The Crypt of Christ Church Cathedral
 
 

Costumes worn by actors in the TV show "The Tudors"

tea and scones break in the crypt

After leaving the cathedrals, Traci and I decided to do some souvenir shopping at Carroll's. These stores are located all over the city. When I told my mother that Traci and I were going to Ireland, she joked, "Bring me back a leprechaun."

I told her I would do better than that. I told her I would bring her a pot of gold. I made good on my promise when I bought her a refrigerator magnet that contained a leprechaun standing next to a pot of gold at the end of a rainbow. Traci and I bought many other souvenirs (mainly cookies and candy) for friends, co-workers, family, and ourselves. I finally bought a bag of the Guinness potato chips I had been wanting to try. They were really good - much better than the beer. We spent so much at Carroll's that day that we qualified for the free "Best of Traditional Irish Dance Music" CD that was offered to customers who spent 100 or more. Our total was reduced to a few cents less than 100 after Traci had the cashier do a price check on a sweater but they gave us the CD anyway. I have yet to listen to it.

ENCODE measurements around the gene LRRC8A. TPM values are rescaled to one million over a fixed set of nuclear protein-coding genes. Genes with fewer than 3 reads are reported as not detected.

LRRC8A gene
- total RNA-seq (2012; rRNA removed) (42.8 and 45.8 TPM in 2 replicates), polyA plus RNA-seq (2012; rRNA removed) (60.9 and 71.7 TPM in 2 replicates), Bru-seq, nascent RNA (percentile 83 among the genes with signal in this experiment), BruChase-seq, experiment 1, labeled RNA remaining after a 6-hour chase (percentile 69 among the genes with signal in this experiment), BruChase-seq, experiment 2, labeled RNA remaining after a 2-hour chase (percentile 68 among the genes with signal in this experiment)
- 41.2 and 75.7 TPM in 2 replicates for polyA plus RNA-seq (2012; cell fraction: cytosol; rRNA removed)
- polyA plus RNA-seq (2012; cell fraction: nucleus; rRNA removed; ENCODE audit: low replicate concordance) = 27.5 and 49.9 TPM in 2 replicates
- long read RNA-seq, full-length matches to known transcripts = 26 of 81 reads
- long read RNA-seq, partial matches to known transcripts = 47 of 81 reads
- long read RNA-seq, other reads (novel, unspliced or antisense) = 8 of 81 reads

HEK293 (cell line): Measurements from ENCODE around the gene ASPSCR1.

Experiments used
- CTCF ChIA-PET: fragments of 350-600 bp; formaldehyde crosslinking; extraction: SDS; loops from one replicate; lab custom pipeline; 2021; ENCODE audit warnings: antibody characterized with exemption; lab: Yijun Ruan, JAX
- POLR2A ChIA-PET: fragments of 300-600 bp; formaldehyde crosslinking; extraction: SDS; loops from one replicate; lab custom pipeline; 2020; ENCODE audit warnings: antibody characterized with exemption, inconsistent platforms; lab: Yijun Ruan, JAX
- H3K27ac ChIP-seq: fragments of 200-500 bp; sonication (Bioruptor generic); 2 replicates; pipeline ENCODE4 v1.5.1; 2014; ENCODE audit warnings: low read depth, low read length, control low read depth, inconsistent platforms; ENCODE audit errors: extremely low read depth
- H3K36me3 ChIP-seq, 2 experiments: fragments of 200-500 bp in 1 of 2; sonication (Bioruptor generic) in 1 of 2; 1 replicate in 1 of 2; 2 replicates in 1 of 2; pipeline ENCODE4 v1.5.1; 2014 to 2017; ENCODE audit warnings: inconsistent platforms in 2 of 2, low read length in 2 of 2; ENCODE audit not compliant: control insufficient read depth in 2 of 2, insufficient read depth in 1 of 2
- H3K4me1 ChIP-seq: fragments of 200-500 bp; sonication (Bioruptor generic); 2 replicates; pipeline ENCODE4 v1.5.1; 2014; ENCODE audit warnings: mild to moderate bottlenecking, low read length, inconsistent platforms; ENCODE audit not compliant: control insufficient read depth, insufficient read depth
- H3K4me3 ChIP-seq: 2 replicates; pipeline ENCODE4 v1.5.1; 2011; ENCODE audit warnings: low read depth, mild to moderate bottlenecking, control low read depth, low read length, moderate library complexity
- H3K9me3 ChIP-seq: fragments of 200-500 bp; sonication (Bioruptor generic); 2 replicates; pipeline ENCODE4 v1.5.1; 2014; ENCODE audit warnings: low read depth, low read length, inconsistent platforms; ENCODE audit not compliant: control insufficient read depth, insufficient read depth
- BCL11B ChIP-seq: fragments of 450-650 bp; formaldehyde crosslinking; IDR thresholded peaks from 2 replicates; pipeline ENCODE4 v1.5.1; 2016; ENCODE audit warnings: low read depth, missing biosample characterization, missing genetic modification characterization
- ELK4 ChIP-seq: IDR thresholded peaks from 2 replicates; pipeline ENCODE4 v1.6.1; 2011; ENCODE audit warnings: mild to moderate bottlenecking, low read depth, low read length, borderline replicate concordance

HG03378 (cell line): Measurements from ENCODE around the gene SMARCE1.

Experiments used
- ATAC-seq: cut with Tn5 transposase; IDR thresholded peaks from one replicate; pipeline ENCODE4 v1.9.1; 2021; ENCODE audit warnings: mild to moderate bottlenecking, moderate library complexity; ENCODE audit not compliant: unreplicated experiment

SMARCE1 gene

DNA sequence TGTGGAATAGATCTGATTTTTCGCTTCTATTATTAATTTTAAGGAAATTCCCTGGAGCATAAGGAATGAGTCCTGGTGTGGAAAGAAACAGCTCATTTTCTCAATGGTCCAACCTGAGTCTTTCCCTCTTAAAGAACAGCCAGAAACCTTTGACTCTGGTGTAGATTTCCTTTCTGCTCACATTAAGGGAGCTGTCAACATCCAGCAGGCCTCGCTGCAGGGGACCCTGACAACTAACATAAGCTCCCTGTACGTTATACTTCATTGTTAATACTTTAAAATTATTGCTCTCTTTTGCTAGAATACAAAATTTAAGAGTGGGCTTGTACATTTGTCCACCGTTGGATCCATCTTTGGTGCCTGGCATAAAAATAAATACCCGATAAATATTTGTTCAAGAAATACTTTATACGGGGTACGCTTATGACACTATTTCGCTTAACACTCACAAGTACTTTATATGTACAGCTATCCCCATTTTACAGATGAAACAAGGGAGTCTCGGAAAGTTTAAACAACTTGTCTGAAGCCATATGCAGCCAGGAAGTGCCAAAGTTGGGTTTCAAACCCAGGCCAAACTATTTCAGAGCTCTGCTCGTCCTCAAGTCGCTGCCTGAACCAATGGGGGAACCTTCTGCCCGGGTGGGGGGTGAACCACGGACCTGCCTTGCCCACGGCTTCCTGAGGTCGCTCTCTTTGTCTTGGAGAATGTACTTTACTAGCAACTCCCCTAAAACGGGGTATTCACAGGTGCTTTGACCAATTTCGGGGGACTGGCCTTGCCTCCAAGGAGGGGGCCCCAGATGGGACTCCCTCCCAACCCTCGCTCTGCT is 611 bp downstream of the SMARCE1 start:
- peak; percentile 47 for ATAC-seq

For dinner that evening, I was in the mood for some pub grub - in particular bangers and mash (British slang for sausage and mash potatoes). We decided to try Madigan's which was located about a block from our hotel. I used to think of a pub as a crowded smoky bar. While the pubs in Ireland can get crowded, you won't have to deal with smoking. Smoking in pubs has been banned in Ireland since 2004.

A personable host found us a table. After that, we were pretty much on our own. We had to try to flag down one of the busy waiters or waitresses if we needed anything. I sometimes had to leave my seat to do this.

The bangers and mash were on point. Traci enjoyed her chicken, spinach, and potatoes dish. We finished off the meal by sharing a very good bread and butter bread pudding. A man with a guitar was the musical entertainment for the evening. He had a nice voice but sang about depressing topics: heartbreak, death, and job loss.

Around 10 PM, Traci and I made our way back to the hotel. As we were waiting for the elevator, we encountered a guy who was wearing a kilt. He was very friendly. I had a difficult time understanding him because of his accent. Traci understood him much better than I did. When I told him this was the first kilt I saw since arriving in Ireland, he invited me to take a picture with him. continue...

the only kilt I saw in Ireland

continue...